Blue–state liberals have the blues

(Dateline: Boston) When Lord Cornwallis marched his defeated British Army out of Yorktown in 1781 after surrendering to George Washington he regarded this turn of events as so unthinkable that he ordered his regimental bands to play an old music hall tune entitled “The World Turned Upside Down”.

Today, that 18th century ditty would be a perfectly apt theme song for Liberals in that hitherto unassailable fortress of Progressivism called New England where a series of absolutely unthinkable things have befallen them within the last year.

The high water mark of Liberal dominance in New England came in the 2008 elections and was best symbolized by the Republicans losing every single U.S. House race in the entire six state region for the first time in 150 years. The Boston Globe editorialized that in the “dawning Age of Obama” New England was leading the nation to a new world in which the Republican Party “might become extinct” as a “New American Majority” finally understood the “superiority of Progressive ideas and policies.”

For a flavor of how dramatically things have changed since last November’s election consider the following items garnered during a pleasant southerly loop through five New England states:

The spectacular beauty of Maine’s rocky Atlantic coast was complemented by the enduring afterglow of the most stunning political turnaround in any of the 50 states with long dominant Democrats losing control of the governor’s office and both legislative chambers. In less than six months new GOP Governor Paul LePage has pushed through a reduction of state income tax, Maine’s first ever Charter School law, and reform of public sector pensions.

One of the joys of any trip through New Hampshire is seeing all those auto license plates bearing the liberal infuriating state motto “Live Free Or Die” and reading the Manchester Union–Leader arguably the country’s most conservative newspaper.

At 400 members the Granite State’s lower house is the fourth largest legislative body in the English speaking world topped only by the Indian and British parliaments and the U.S. House of Representatives. Today 254 of those members are Republican and together with a GOP controlled Senate (16 to 8) they are riding roughshod over a Democratic Governor having compelled him to sign off on draconian budget cuts including major state pension reform while also approving a wildly popular reduction in the tax on alcohol. Additionally if a handful of House Democrats sign on the legislature will have the votes to override the governor’s anticipated veto of a popular labor reform bill that would end the mandate on employers to collect union dues and make New Hampshire the nation’s 27th “Right to Work” state.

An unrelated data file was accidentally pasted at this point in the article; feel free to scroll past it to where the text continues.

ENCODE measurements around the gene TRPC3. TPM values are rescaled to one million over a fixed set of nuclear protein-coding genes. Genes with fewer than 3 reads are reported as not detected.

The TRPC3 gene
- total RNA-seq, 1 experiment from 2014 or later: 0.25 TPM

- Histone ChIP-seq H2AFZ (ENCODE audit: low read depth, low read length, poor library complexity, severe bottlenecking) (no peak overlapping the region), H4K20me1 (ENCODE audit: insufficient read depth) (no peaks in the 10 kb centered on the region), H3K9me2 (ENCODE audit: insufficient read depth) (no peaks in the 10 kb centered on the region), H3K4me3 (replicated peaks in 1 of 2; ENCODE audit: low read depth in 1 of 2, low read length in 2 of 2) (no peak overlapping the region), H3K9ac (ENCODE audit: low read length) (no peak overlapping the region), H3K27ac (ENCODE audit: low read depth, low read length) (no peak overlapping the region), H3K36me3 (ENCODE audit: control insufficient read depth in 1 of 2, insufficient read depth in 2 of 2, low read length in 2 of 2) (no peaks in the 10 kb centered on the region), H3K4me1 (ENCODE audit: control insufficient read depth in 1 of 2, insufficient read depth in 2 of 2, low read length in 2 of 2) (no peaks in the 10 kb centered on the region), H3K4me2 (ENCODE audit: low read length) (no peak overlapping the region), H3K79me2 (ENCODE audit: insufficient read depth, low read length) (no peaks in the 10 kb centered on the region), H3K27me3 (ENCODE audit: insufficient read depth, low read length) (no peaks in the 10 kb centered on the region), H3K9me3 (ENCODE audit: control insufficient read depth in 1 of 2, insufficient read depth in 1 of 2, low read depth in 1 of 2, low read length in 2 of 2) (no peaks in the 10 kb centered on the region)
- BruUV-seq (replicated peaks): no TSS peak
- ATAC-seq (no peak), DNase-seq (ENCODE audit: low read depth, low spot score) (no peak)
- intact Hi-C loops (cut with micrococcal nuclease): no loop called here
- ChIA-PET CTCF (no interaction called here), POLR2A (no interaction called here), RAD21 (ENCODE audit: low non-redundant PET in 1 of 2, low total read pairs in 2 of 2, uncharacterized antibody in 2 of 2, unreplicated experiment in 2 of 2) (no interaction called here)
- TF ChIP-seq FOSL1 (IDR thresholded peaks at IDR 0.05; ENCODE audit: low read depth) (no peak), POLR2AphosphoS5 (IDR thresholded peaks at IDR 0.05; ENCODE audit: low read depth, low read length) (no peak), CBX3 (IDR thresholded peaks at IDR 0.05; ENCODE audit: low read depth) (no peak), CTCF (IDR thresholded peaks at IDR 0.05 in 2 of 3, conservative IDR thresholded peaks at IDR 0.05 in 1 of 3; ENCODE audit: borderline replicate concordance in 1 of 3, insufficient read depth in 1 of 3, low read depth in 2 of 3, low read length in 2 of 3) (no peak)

In the southern tier of New England Democrats still hold the Governor’s offices and lop–sided legislative majorities,but the cumulative burdens of a lingering recession, growing debt, bloated pension obligations, unaffordable union contracts, and a constitutional requirement to balance their budgets have forced elected officials at every level to accept heretofore unthinkable degrees of fiscal retrenchment.

Politically the screams of pain from financially strapped cities and towns have drowned out howls of outrage from union bosses as they see their once untouchable contracts hammered by their Democratic “friends”.

This cold shower of reality is reflected in the changing tone of flagship liberal organs like the Hartford Courant, Providence Journal, and Boston Globe where editorials are conceding—albeit grudgingly—that perhaps spending had been a bit excessive and union contracts a tad too generous.

Don’t for a minute however think that all New England Democrats have suddenly got religion regarding fiscal realities. Probably the poster child for the “They Still Don’t Get It” crowd would be Connecticut’s new Democratic Governor Dan Malloy who proudly described himself in a Wall Street Journal profile as the “Anti–Christie”. In just six months in office Malloy has managed to increase no less than seventy–seven different taxes and fees. Saddled with a deficit to budget ratio (18%) worse than California’s Malloy’s proposed budget featured $2.5 billion dollars in tax and fee increases and $1.6 billion in cuts. After bragging about the wonderful deal he had cut with public union bosses to avoid any lay–offs Malloy was shocked when rank and file union members rejected the contract and the modest benefit reductions it included. This instantly pitched Connecticut into a doozy of a summer budget crisis and compelled Malloy to immediately lay off 6,500 state workers.

Thus we see New England pointing the way not to the nation’s future, but to the Democratic Party’s decline. A Party that for three quarters of a century defined itself in terms of taxing and spending other people’s money suddenly confronts a world where the money has vanished, and they are clueless on what to do about it.The party’s new motto might well be Andrew Cuomo’s plaintive self–description: “I’m a Progressive who’s broke. I need a new idea”.


Centennial Institute Fellow William Moloney’s columns have appeared in the Wall St. Journal, USA Today. Philadelphia Inquirer, Baltimore Sun. Washington Post, Denver Post and Human Events.

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